Is Dairy to Blame For Your Acne?

Kim Pearson
By Kim Pearson

Kim Pearson graduated from London's Institute for Optimum Nutrition in 2008 and has worked in the field of nutrition and health for over ten years.


Acne is the most common skin disease of Western civilization affecting more than 80% of adolescents(1) as well as a significant percentage of adults.

The impact of acne on quality of life cannot be underestimated.

As clinicians and therapists working within medical aesthetic settings, many of us are regularly presented with the opportunity to treat and support individuals with acne.

I strongly believe that it is important to not only address skin concerns from the outside, but to also consider how diet may be adversely affecting skin health.

Let's get into it...

Dairy

We are becoming increasingly aware of the link between diet and acne.

Once dismissed by many medical professionals, literature now supports anecdotal evidence from individuals who believe that consuming dairy products exacerbates or triggers their acne flare-ups.

In 2009, a systematic literature review was carried out to investigate the association between acne and diet. 21 observational studies and six clinical trials were evaluated. Observational studies, including two large controlled prospective trials, reported that cow's milk intake increased the prevalence and severity of acne. Based on these findings, researchers concluded ‘there exists convincing data supporting the role of dairy products in influencing hormonal and inflammatory factors, which can increase acne prevalence and severity.’(2)

Many people believe that the fat content of dairy products is responsible for promoting acne however, this is unlikely to be the case.

One 2005 study looked at high school dietary dairy intake and teenage acne.

Researchers found a positive association between acne and intake of total milk as well as skim milk. The researchers hypothesized that milk may have triggered acne not due to the fat content, but because of the hormones and bioactive molecules naturally present in milk.(3)

Acne is impacted by diets that increase insulin and Insulin-like growth factor 1 (IGF-1) signalling. IGF-1 stimulates sebum production, a well-known cause of acne breakouts. Milk consumption significantly increases serum levels of hormones insulin and IGF-1, comparable with the effects of high glycaemic food. Low glycaemic diets that are also low in milk protein reduce IGF-1 signalling.(4)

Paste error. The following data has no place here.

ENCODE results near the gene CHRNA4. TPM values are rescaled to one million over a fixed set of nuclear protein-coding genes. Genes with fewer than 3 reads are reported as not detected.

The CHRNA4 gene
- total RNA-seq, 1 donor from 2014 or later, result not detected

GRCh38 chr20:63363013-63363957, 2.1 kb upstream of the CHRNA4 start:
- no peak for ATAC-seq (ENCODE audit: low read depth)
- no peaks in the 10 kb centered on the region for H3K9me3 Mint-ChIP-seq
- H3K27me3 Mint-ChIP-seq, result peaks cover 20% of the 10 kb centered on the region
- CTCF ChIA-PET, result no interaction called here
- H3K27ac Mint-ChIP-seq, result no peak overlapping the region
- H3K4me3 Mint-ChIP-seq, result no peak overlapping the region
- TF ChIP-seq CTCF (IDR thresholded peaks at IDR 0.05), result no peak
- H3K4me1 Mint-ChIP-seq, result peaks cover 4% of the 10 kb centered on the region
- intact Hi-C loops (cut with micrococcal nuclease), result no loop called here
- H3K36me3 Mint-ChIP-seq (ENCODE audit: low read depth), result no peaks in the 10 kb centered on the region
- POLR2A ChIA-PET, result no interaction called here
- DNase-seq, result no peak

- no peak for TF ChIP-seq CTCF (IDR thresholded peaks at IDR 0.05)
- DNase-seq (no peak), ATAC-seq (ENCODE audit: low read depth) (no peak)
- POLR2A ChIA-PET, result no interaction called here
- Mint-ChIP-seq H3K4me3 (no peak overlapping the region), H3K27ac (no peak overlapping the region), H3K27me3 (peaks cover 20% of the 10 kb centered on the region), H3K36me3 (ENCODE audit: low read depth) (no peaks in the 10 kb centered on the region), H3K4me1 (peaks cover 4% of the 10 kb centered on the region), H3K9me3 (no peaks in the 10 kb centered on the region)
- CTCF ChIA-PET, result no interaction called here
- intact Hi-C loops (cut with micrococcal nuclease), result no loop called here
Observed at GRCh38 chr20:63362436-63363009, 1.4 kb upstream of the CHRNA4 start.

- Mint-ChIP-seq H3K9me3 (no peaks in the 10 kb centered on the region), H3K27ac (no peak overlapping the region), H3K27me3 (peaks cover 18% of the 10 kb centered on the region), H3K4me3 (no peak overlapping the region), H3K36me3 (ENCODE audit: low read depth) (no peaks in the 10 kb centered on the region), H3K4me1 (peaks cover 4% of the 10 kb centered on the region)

Trialling an elimination diet is the simplest and most effective way to identify whether dairy is triggering an individual’s acne breakouts.

It is recommended that dairy is completely avoided for a minimum of four weeks in order to establish this.

Dairy products are hidden in many food products you wouldn’t necessarily expect so advise patients to read labels carefully.

As a common allergen, the Food Standards Agency states that dairy must be emphasised on the ingredients list (most often highlighted in bold font).

Dairy Alternative

Alternatives to popular dairy products:

  • Swap butter for coconut oil
  • Swap milk for unsweetened nut milk (such as almond) or coconut milk
  • Swap yoghurt for coconut milk yoghurt
  • Swap cheese for vegan cheese or other natural savoury foods such as olives
  • Swap milk chocolate for organic dark chocolate (minimum 70% cocoa solids)

In summary, unless a known trigger has already been identified, it is always worth advising acne patients to minimise consumption of high glycaemic foods and to trial a dairy elimination diet.

Dietary changes can be a long term solution to reducing and even eliminating acne breakouts in some individuals.

References:

(1). Melnik BC (2011)
Evidence for acne-promoting effects of milk and other insulinotropic dairy products.
Nestle Nutr Workshop Ser Pediatr Program 67:131-45

(2). Ferdowsian HR1, Levin S. (2010)
Does diet really affect acne?
Skin Therapy Lett. 15(3):1-2, 5.

(3). Adebamowo CA1, Spiegelman D, Danby FW et al (2005)
High school dietary dairy intake and teenage acne.
J Am Acad Dermatol. 52(2):207-14.

(4). Melnik BC, Schmitz G. (2009)
Role of insulin, insulin-like growth factor-1, hyperglycaemic food and milk consumption in the pathogenesis of acne vulgaris.
Exp Dermatol. 18(10):833-41.

If you want to read more, the experts at Consulting Room really know what they're talking about and have put together some acne scarring and acne FAQs just for you. 

If you have more questions, you can use the acne questions or acne scarring questions feature to talk to our panel of trained medical experts. 

If you're keen to get started with acne treatment right away then you're in luck - those clever folks also have a list of trusted, accredited acne clinics and acne scarring clinics in your area.

It's so easy to do, you'll barely have any time to say goodbye to your acne!


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